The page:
83. Von Wettstein D, Warner J, Kannangara CG (2003) Supplements of transgenic malt or grain containing (1,3-1,4)-beta-glucanase increase the nutritive value of barley-based broiler diets to that of maize. Br Poult Sci 44(3):438–449CrossRefGoogle Scholar
  84. Wang J, Niu C, Liu X, Chen X, Li Q (2014) Characterization of a new 1,3-1,4-β-glucanase gene from Bacillus tequilensis CGX5-1. Appl Biochem Biotechnol 173(3):826–837.  https://doi.org/10.1007/s12010-014-0900-8 CrossRefPubMedGoogle Scholar
  85. Wang J, Wang Y, Wang X, Zhang D, Wu S, Zhang G (2016) Enhanced thermal stability of lichenase from Bacillus subtilis 168 by SpyTag/SpyCatcher-mediated spontaneous cyclization. Biotechnol Biofuels. 9:79.  https://doi.org/10.1186/s13068-016-0490-5 CrossRefPubMedPubMedCentralGoogle Scholar
  86. Wang X, Ge H, Zhang D, Wu S, Zhang G (2017) Oligomerization triggered by foldon: a simple method to enhance the catalytic efficiency of lichenase and xylanase. BMC Biotechnol 17:57.  https://doi.org/10.1186/s12896-017-0380-3 CrossRefPubMedPubMedCentralGoogle Scholar
  87. Wen TN, Chen JL, Lee SH, Yang NS, Shyur LF (2005) A truncated Fibrobacter succinogenes 1,3-1,4-beta-d-glucanase with improved enzymatic activity and thermotolerance. Biochemistry 44(25):9197–2905CrossRefPubMedGoogle Scholar
  88. Wilson CM, Rodriguez M Jr, Johnson CM, Martin SL, Chu TM, Wolfinger RD, Hauser LJ, Land ML, Klingeman DM, Syed MH, Ragauskas AJ, Tschaplinski TJ, Mielenz JR, Brown SD (2013) Global transcriptome analysis of Clostridium thermocellum ATCC 27405 during growth on dilute acid pretreated Populus and switchgrass. Biotechnol Biofuels. 6(1):179.  https://doi.org/10.1186/1754-6834-6-179 CrossRefPubMedPubMedCentralGoogle Scholar
  89. Xu T, Zhu T, Li S (2016) β-1,3–1,4-glucanase gene from Bacillus velezensis ZJ20 exerts antifungal effect on plant pathogenic fungi. World J Microbiol Biotechnol 32(2):26.  https://doi.org/10.1007/s11274-015-1985-0 CrossRefPubMedGoogle Scholar
  90. Yang SQ, Xiong H, Yang HY, Yan QJ, Jiang ZQ (2014) High-level production of β-1,3-1,4-glucanase by Rhizomucor miehei under solid-state fermentation and its potential application in the brewing industry. J Appl Microbiol 118:84–91CrossRefPubMedGoogle Scholar
  91. Zhang Q, Chen Q, Fu M, Wang J, Zhang H, He G (2008) Construction of recombinant industrial Saccharomyces cerevisiae strain with bglS gene insertion into PEP4 locus by homologous recombination. J Zhejiang Univ Sci B 9(7):527–535CrossRefPubMedPubMedCentralGoogle Scholar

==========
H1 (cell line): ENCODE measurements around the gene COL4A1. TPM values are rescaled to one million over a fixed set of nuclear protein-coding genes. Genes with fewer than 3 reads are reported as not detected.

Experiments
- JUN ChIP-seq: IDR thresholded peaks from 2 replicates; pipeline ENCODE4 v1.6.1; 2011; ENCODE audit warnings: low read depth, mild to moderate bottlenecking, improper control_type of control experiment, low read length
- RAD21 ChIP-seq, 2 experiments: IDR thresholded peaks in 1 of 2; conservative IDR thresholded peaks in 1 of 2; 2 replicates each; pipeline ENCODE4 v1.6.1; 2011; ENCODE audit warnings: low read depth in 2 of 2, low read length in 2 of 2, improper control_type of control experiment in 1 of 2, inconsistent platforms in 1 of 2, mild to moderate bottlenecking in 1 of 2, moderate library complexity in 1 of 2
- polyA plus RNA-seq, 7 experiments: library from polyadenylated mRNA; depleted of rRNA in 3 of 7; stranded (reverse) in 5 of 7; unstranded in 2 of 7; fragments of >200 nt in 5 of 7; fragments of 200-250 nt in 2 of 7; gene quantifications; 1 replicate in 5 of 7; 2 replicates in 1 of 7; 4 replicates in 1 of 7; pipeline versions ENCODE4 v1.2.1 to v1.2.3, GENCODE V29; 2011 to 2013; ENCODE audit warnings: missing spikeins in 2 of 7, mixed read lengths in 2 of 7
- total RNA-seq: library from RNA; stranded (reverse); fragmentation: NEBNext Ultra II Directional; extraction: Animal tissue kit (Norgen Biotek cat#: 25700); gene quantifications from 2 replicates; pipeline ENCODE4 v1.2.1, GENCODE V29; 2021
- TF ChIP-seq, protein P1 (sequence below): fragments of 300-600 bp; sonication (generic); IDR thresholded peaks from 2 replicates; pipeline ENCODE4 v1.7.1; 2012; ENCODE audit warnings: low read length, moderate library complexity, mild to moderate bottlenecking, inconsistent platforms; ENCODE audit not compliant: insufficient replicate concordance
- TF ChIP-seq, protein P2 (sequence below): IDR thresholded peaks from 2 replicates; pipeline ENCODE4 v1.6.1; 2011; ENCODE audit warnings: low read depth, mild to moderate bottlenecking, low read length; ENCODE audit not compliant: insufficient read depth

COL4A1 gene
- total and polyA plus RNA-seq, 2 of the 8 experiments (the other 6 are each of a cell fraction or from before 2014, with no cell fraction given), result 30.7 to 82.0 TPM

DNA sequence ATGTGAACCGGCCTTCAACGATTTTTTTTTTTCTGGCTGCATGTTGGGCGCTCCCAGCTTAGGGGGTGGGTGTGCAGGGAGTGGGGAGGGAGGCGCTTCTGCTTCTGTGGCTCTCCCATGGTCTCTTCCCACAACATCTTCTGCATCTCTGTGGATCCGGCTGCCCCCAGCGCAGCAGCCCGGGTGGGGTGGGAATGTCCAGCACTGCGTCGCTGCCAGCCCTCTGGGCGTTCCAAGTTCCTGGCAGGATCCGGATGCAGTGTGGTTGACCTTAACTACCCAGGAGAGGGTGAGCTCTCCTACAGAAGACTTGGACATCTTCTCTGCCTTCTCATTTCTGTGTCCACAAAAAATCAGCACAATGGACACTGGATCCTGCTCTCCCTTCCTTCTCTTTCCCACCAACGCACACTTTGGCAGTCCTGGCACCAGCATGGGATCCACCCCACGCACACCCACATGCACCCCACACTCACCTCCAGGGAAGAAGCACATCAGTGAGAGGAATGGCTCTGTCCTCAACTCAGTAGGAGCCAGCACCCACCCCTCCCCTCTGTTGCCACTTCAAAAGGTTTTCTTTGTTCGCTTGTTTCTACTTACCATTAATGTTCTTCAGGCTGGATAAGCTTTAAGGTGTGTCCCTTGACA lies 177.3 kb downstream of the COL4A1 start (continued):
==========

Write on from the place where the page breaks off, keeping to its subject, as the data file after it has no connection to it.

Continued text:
92. Zhang L, Zhao P, Chen CC, Huang CH, Ko TP, Zheng Y, Guo RT (2014) Preliminary X-ray diffraction analysis of a thermophilic β-1,3–1,4-glucanase from Clostridium thermocellum. Acta Cryst F70:946–948Google Scholar
  93. Zhang J, Gao Y, Lu Q, Sa R, Zhang H (2017a) Proteome changes in the small intestinal mucosa of growing pigs with dietary supplementation of non-starch polysaccharide enzymes. Proteome Sci 15:3CrossRefPubMedPubMedCentralGoogle Scholar
  94. Zhang B, Liu Y, Yang H, Yan Q, Yang S, Jiang ZQ, Li S (2017b) Biochemical properties and application of a novel β-1,3-1,4-glucanase from Paenibacillus barengoltzii. Food Chem 234:68–75.  https://doi.org/10.1016/j.foodchem.2017.04.162 CrossRefPubMedGoogle Scholar
  95. Zverlov VV, Schwarz WH (2008) Bacterial cellulose hydrolysis in anaerobic environmental subsystems—Clostridium thermocellum and Clostridium stercorarium, thermophilic plant-fiber degraders. Ann N Y Acad Sci 1125:298–307.  https://doi.org/10.1196/annals.1419.008 CrossRefPubMedGoogle Scholar

Copyright information

© Springer-Verlag GmbH Germany, part of Springer Nature 2018

Authors and Affiliations

  • Irina V. Goldenkova-Pavlova
    • 1
    • 2
  • Alexander А. Tyurin
    • 1
    • 2
  • Orkhan N. Mustafaev
    • 3
  1. 1.Institute of Plant PhysiologyRussian Academy of SciencesMoscowRussia
  2. 2.Department of Genetics and BiotechnologyRussian State Agrarian University–Moscow Timiryazev Agricultural AcademyMoscowRussia
  3. 3.Department of Biophysics and Molecular BiologyBaku State UniversityBakuAzerbaijan

Personalised recommendations